Ushuaia is a free trade zone, so shopping here is not only pleasant, but also very profitable. The main shopping place of the city is the central street of San Martin, which is like a real open-air department store. It is here you can buy duty-free electronics, which are made in new local factories. There are also many clothing stores, sporting goods, furniture, accessories, and household items, as well as a large shopping center with fashionable boutiques and jewelry salons. Throughout the city are scattered numerous souvenir stores and small street markets, where you can find interesting gifts to friends and family.
If we talk about specific purchases, the most popular and most purchased goods among tourists are Navajo knives, silver mouthpieces, clothing made of vicuña wool, sheepskin products, electrical appliances, tea-mate and a special set for it, Argentine wines, guitars, as well as leather goods and fur coats. And among the souvenirs are ponchos, various things with symbols of the city and products made of rhodochrosite stone.
Ushuaia’s only means of public transportation are buses, but they are well-maintained and very comfortable. Tickets are sold at special kiosks and drivers and cost about $0.4. Almost all bus stops have a schedule of bus routes, but at some of them the drivers stop only with a wave of the hand. You can also take a cab in the city and the rates are quite low: about $0.4 – $0.7 per kilometer.
Also in Ushuaia is well developed water transport, so here are constantly running numerous sightseeing ships, catamarans, yachts and boats.
Since the city is a popular tourist destination, there are literally on every street telephone machines with access to international lines. Such machines work on special calling cards, which are sold in street kiosks, gas stations, as well as in most stores and the post office. In addition, any call can be made from a hotel or restaurant, but it must be noted that in this case, you will have to pay a substantial fee.
Cell phone service in Ushuaia, despite the remote location of the city, works without interruption. It is carried out in the standards of GSM 1900 and CDMA 800, and roaming is available to all guests of the city, who have connected this service in their home country. Also for local calls, the Argentine operators (Telecom Personal or Unifon) offer the purchase of a temporary SIM card.
Dozens of Internet cafes and wireless access points are available for Internet access in the central part of the city.
Ushuaia has a low crime rate and little to no threat to the personal safety of tourists. However, despite this, here, as in other unfamiliar cities, you must exercise basic caution and be guided by common sense. For example, during registration at the hotel can not leave your luggage unattended, and valuables and large sums of money should be locked in a safe. Also, do not carry all the money in a purse (it is better to put them in pockets), and during shopping do not recommend demonstrating the presence of large sums of money.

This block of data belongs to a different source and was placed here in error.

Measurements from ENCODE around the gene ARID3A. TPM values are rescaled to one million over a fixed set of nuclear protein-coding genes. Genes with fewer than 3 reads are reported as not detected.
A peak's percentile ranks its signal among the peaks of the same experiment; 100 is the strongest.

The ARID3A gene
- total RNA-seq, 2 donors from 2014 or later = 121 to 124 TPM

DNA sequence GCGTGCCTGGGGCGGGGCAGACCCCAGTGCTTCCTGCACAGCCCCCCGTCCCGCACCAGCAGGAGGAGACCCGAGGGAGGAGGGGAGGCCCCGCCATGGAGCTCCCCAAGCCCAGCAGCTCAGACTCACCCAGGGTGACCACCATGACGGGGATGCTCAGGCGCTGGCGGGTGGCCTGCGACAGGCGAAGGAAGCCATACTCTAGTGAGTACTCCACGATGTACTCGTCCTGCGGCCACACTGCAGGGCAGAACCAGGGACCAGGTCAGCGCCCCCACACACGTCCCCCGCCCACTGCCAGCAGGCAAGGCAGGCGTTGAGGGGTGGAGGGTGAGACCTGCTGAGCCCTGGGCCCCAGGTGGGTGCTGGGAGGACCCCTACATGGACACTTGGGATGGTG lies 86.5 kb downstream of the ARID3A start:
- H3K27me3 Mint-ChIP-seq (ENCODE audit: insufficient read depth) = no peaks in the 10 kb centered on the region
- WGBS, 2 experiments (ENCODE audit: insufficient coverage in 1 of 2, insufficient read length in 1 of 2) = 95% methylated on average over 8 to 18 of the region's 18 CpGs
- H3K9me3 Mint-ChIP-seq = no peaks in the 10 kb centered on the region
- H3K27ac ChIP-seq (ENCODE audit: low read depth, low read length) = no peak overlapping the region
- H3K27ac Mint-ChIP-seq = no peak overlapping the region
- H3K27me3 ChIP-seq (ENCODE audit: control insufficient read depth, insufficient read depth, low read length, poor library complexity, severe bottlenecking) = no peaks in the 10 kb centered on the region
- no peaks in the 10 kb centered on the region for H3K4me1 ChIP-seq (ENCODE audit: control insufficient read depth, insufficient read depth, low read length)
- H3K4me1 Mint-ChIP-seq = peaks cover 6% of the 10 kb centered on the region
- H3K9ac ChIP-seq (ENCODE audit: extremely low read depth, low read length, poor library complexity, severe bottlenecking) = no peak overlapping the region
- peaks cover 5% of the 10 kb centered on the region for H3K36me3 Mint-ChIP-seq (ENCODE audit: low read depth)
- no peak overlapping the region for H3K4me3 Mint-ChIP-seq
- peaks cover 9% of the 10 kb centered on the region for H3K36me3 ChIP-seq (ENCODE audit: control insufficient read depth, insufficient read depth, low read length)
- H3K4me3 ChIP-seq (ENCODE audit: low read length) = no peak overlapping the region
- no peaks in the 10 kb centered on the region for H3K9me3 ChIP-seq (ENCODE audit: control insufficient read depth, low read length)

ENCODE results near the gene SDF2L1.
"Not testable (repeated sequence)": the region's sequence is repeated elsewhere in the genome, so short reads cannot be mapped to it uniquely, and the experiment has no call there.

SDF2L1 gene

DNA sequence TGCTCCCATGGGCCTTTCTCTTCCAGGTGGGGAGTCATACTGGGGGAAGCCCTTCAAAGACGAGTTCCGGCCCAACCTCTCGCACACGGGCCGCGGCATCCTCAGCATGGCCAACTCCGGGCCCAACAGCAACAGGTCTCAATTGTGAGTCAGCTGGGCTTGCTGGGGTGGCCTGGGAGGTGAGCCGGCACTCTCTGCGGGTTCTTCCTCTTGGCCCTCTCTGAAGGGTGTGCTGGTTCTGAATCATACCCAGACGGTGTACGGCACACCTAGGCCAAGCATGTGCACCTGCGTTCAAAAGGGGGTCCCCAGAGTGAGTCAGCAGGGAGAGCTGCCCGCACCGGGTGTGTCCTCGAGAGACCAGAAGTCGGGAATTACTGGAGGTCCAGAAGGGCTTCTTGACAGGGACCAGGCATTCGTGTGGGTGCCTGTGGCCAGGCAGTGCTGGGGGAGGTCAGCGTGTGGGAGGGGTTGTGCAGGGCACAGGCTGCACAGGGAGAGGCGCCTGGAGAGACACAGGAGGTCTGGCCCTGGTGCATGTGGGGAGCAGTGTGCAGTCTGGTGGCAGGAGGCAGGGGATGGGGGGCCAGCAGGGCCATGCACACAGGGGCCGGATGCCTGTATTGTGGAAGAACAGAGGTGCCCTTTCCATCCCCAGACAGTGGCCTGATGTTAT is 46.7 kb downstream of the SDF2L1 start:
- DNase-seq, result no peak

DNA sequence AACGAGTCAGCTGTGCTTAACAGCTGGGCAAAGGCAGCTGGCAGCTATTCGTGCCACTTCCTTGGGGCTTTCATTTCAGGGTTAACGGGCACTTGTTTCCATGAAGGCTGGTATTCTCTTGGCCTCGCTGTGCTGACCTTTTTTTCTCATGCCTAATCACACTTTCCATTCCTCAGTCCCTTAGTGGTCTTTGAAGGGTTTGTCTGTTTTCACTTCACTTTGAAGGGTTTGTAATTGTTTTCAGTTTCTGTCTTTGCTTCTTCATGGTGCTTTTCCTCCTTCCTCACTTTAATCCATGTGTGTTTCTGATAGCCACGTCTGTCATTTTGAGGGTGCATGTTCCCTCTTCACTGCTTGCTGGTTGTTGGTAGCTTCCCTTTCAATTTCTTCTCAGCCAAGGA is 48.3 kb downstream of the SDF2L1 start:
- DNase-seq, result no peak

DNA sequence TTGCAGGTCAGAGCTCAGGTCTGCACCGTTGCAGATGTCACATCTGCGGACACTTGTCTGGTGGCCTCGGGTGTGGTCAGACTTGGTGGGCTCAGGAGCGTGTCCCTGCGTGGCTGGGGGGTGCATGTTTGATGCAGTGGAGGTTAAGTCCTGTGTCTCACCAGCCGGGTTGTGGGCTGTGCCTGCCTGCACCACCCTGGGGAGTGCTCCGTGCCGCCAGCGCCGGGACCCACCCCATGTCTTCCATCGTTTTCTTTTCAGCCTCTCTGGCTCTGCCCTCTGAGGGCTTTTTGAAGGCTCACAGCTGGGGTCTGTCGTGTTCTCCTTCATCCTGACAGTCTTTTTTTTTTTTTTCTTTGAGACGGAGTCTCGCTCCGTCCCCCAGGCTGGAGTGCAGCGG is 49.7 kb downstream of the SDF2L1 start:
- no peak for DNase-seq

The city’s economy is based on fishing, animal husbandry, oil and natural gas production, and ecotourism. In addition, Ushuaia is a free trade zone, so there are many stores that are owned both by locals and large companies. And the city is home to the largest electronics factory in the region, Grundig Renacer, whose products are one of the most popular products here.
The best way to invest in Ushuaia is to invest directly in the tourism business, since the city is a unique resort, which annually seeks a large number of wealthy travelers.
Due to the considerable remoteness of the city, local real estate is not very popular among foreigners. However, since Ushuaia is a prestigious ski resort, the rental market is very active during the tourist season. Therefore, during this period, prices markedly fly up. The most popular here are small apartments in the central part of town, as well as the elite country villas.
Tips for the Tourist
In Ushuaia, the tourist season is the period from December to March. It is during this time of year that a huge number of travelers flock to the city, and all the hotels, cruise ships, and travel agencies offer very tempting and interesting deals. However, due to the influx of holidaymakers, hotel accommodation must be taken care of in advance, otherwise there is a risk of being left without acceptable accommodation, which can greatly spoil the impression of the holiday.
The End of the World – Ushuaia | Argentina
Ushuaia is a small port city on the Argentine side of Tierra del Fuego. It’s a cherished spot on the map for many travelers who dream of getting to the ends of the earth.
Ushuaia is where, for many, the journey comes to a close as the continent skirts the endless ocean. Only 900 kilometers remain to Antarctica.
In Ushuaia, cyclists from Alaska ride, others walk or gallop on horseback. Backpackers slow down their cars on the side of the trail, someone lives in a motorhome for months on end. Everyone’s goals are different, but they all end up meeting in this little town on the shores of the Beagle Strait.
Where is the end of the world?
There is no end of the world in Ushuaia, although numerous “Fin del mundo” signs claim otherwise. Ushuaia was considered the southernmost city on Earth until 2019, but the territory of Argentina and Chile extends further into the islands.
Other “southern records” belong to:
- Puerto Williams on the neighboring island of Navarino (until 2019, the southernmost settlement on the planet, now the southernmost city on the planet) (the southernmost point on the continent)
- Diego Ramirez Islands (southernmost point of South America as a whole, including the archipelagos)
History of Ushuaia’s settlement
The first settlers of the island were the Selknam and Haush Indians, who came on foot from Patagonia 11,000 years ago, at a time when the island was connected to the continent. From the archipelago of western Patagonia came the Yaman and Cavescar sailors. Only a couple of these peoples survived: Grandma Cristina Calderon on Navarino Island (the last of the Yagans), and a pair of mestizo Selknams on Fangano Island near Ushuaia. The others were killed in the Indian genocide of the 19th century.